As befits our numbers, we consume energy like never before. In the 20th century alone, energy use grew 16-fold. According to an article published in 2009 in the International Journal of Oil, Gas and Coal Technology, since 1870, an estimated 944 billion barrels – or 135 billion tonnes – of oil have been extracted from beneath the Earth’s surface. In 2011 alone, the US mined more than a billion tonnes of coal, and China three times as much.
We have also altered the landscape in untold ways (see diagram). Together, agriculture and the use of fire have tamed and shaped the environment almost everywhere (see diagram). In many regions, farmed land has replaced the natural vegetation. Between 30 and 50 per cent of the planet’s land surface is used in one way or another by humans (see diagram), and we are tapping more than half of the world’s accessible fresh water.
Rice production, in particular, has flattened entire ecosystems. “People produce little dams,” says Erle Ellis, an environmental scientist at the University of Maryland. “And that changes the whole sediment movement in a watershed. The goal is to create wetlands everywhere to grow rice. And that has flattened a lot of places. It’s impressive.”
In the modern world, we are left with very few places that look the way they would if humans had not intervened. “There’s very few landscapes that are really left, especially in Europe,” says Kaplan. “There are hardly any forests where you find big dead trees just laying down on the floor. It’s incredibly rare.”
Ever since modern humans began to oppose the rest of nature, they moved, dispersing across the world like seeds in the wind, settling in the Near East 125,000 years ago, South Asia 50,000 years ago, Europe 43,000 years ago, Australia 40,000 years ago and the Americas between 30,000 and 15,000 years ago. The final significant, habitable land mass to be settled was New Zealand about 700 years ago.
Everywhere they went, humans took animals with them, some deliberately (dogs, cats, pigs) and others by accident (rats). The introduction of a non-native species to a delicately balanced ecosystem can have irreversible effects, says Ellis. Especially rats. “They have a huge effect. Anything that nests on the ground or in any place where a rat can get to it – those species are toast.”
We are also efficient killers in our own right, of course. Many species are known to have been hunted or persecuted to oblivion, most famously the dodo (last confirmed sighting in 1662). Also gone: Steller’s sea cow (1768); the bluebuck (~1800); the Mauritius blue pigeon (1826); the great auk (1852); the sea mink (~1860); the Falkland Islands wolf (1876); the passenger pigeon (1914) and the Caribbean monk seal (1952). Many more species have disappeared on our watch. The human march across the globe was followed by wave after wave of megafauna extinctions. The causes are still debated, but many point the finger at us. “I really think that humans had a role in tipping a lot of these megafauna populations toward extinction,” says Kaplan.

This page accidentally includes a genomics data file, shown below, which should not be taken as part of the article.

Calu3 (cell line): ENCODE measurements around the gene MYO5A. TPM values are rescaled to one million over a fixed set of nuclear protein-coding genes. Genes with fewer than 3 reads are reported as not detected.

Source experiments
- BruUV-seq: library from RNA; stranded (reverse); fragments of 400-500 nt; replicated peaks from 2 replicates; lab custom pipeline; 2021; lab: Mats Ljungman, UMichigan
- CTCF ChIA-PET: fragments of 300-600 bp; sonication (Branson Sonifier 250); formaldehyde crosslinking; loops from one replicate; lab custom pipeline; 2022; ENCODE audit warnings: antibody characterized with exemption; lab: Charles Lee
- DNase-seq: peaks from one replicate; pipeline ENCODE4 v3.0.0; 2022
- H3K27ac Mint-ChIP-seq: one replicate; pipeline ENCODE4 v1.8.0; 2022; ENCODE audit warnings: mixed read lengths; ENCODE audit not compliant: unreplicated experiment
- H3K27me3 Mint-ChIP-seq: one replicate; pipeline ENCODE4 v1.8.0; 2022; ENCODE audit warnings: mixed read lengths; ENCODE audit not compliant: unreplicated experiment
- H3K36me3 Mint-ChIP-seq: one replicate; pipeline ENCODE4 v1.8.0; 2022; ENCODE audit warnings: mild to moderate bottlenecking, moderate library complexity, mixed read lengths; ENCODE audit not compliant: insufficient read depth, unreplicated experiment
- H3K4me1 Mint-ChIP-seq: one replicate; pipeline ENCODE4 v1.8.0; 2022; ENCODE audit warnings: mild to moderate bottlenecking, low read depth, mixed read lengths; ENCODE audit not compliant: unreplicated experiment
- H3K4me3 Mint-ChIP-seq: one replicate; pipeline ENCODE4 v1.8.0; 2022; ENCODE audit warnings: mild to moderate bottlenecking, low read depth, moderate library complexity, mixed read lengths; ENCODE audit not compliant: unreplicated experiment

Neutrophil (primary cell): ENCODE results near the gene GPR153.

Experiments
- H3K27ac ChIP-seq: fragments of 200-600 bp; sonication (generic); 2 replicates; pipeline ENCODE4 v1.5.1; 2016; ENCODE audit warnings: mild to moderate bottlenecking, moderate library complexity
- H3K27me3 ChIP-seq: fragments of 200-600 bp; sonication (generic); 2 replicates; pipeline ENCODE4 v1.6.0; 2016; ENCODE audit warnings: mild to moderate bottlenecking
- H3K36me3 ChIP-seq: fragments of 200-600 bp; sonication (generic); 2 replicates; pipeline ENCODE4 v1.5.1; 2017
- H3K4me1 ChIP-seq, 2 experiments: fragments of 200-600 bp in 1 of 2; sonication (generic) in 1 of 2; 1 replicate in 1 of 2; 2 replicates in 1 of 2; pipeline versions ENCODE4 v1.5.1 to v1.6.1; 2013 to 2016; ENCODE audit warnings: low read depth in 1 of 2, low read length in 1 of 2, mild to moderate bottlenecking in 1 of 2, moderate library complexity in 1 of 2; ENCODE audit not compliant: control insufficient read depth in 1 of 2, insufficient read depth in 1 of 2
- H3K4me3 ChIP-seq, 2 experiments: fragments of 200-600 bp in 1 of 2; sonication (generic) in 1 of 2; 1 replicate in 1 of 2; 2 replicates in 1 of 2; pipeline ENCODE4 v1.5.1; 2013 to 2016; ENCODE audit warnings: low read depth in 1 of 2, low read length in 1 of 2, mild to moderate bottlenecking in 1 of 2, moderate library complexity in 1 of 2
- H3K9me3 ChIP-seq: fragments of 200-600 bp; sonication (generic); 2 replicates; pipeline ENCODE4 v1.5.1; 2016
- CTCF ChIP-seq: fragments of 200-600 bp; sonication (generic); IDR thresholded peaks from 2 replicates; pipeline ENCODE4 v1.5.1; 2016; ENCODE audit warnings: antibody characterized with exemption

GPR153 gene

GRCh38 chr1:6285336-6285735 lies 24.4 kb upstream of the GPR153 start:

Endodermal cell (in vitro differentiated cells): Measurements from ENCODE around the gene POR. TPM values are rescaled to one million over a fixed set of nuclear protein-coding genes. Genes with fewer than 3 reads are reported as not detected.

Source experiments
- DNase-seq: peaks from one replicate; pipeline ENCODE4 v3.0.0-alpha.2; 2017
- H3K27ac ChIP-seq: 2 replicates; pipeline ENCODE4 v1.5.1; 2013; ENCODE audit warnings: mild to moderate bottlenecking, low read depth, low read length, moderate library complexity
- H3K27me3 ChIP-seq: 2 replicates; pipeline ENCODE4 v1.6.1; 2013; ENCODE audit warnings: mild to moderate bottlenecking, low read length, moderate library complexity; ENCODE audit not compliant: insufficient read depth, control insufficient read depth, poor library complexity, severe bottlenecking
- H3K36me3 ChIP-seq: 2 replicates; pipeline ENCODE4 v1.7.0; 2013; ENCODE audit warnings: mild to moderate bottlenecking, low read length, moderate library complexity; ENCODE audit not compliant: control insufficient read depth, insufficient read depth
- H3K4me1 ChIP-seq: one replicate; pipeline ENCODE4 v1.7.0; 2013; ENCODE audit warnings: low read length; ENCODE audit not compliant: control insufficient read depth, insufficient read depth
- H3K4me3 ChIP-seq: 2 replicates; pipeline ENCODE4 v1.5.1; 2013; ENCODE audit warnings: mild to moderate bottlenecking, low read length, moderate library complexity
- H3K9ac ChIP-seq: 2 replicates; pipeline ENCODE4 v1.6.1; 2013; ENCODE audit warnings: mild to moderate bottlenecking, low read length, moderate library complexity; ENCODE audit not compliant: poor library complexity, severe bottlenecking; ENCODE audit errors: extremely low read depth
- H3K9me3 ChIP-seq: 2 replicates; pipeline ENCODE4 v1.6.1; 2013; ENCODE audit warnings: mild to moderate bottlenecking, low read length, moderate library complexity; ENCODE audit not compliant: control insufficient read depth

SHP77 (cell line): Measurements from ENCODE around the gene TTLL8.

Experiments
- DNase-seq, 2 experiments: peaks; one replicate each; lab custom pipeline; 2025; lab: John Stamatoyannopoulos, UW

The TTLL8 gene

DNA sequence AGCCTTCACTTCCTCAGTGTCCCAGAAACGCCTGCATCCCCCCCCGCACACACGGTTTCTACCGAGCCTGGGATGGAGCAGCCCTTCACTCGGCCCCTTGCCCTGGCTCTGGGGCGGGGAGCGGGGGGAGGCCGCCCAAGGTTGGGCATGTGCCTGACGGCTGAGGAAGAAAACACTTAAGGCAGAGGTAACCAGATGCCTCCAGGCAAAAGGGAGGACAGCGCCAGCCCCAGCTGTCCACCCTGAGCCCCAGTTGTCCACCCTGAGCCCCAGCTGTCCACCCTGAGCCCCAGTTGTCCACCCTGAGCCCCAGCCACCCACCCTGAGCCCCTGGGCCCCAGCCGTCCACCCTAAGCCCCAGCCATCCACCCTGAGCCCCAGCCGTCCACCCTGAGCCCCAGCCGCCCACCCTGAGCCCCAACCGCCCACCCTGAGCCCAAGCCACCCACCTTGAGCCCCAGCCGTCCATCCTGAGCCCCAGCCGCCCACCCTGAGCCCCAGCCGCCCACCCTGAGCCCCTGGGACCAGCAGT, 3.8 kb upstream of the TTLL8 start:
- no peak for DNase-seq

See what these animals looked like before we killed them all: “Hall of shame: Seven species that humans wiped out“
Fifteen thousand years ago, for example, humans were entering North America from Siberia. “There was an unprecedented pulse of extinction,” says Bill Ruddiman, a climate scientist at the University of Virginia. “That requires something brand new, and humans were brand new.”
“The American west, the plains, had a variety that was far richer than the Serengeti today,” says Ruddiman. “It was an amazing place. Aside from mammoths and mastodons, there were sabre-toothed tigers, horses, camels, gigantic ground sloths – all kinds of animals that went extinct in a pretty brief interval. The best data on that suggests it happened about 15,000 years ago.”
Today, wide open – and mostly empty – the American West looks vastly different from the way it did 125,000 years ago.
Removal of large animal species by humans has had effects on the landscape that are apparent almost everywhere. “A lot of land would be semi-open, kept partly open by these big herds of grazers and browsers and predators,” says Kaplan. “It’s important to keep in mind that landscape is also shaped by animals. These giant herds of bison would be trampling down little trees and keeping the landscape open, certainly not as much as people who are using fire, but definitely having an effect.”
We have also emptied the oceans. According to a 2010 report, the UK’s fishing fleet works 17 times harder than it did in the 1880s to net the same amount of fish. The FAO estimates that more than half of world’s coastal fisheries are over-exploited.